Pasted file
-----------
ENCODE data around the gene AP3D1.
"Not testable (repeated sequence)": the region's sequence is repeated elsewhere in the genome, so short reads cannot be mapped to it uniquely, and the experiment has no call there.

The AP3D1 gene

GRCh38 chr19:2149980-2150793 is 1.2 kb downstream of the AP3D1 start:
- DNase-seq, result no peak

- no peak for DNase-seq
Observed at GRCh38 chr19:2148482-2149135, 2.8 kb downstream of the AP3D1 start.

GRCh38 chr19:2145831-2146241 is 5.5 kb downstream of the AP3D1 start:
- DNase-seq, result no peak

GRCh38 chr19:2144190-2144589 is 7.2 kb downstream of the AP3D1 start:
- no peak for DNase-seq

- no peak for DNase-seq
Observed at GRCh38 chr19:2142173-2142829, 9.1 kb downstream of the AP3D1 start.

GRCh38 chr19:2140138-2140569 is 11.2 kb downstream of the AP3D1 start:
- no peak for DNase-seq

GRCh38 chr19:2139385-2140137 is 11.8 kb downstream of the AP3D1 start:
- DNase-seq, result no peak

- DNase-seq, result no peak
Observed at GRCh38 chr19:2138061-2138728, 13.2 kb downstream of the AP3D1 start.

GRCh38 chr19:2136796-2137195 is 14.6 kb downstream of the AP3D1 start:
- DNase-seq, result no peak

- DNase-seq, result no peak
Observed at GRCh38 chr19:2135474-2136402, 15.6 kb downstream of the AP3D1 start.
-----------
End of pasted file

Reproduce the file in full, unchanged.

ENCODE data around the gene AP3D1.
"Not testable (repeated sequence)": the region's sequence is repeated elsewhere in the genome, so short reads cannot be mapped to it uniquely, and the experiment has no call there.

The AP3D1 gene

GRCh38 chr19:2149980-2150793 is 1.2 kb downstream of the AP3D1 start:
- DNase-seq, result no peak

- no peak for DNase-seq
Observed at GRCh38 chr19:2148482-2149135, 2.8 kb downstream of the AP3D1 start.

GRCh38 chr19:2145831-2146241 is 5.5 kb downstream of the AP3D1 start:
- DNase-seq, result no peak

GRCh38 chr19:2144190-2144589 is 7.2 kb downstream of the AP3D1 start:
- no peak for DNase-seq

- no peak for DNase-seq
Observed at GRCh38 chr19:2142173-2142829, 9.1 kb downstream of the AP3D1 start.

GRCh38 chr19:2140138-2140569 is 11.2 kb downstream of the AP3D1 start:
- no peak for DNase-seq

GRCh38 chr19:2139385-2140137 is 11.8 kb downstream of the AP3D1 start:
- DNase-seq, result no peak

- DNase-seq, result no peak
Observed at GRCh38 chr19:2138061-2138728, 13.2 kb downstream of the AP3D1 start.

GRCh38 chr19:2136796-2137195 is 14.6 kb downstream of the AP3D1 start:
- DNase-seq, result no peak

- DNase-seq, result no peak
Observed at GRCh38 chr19:2135474-2136402, 15.6 kb downstream of the AP3D1 start.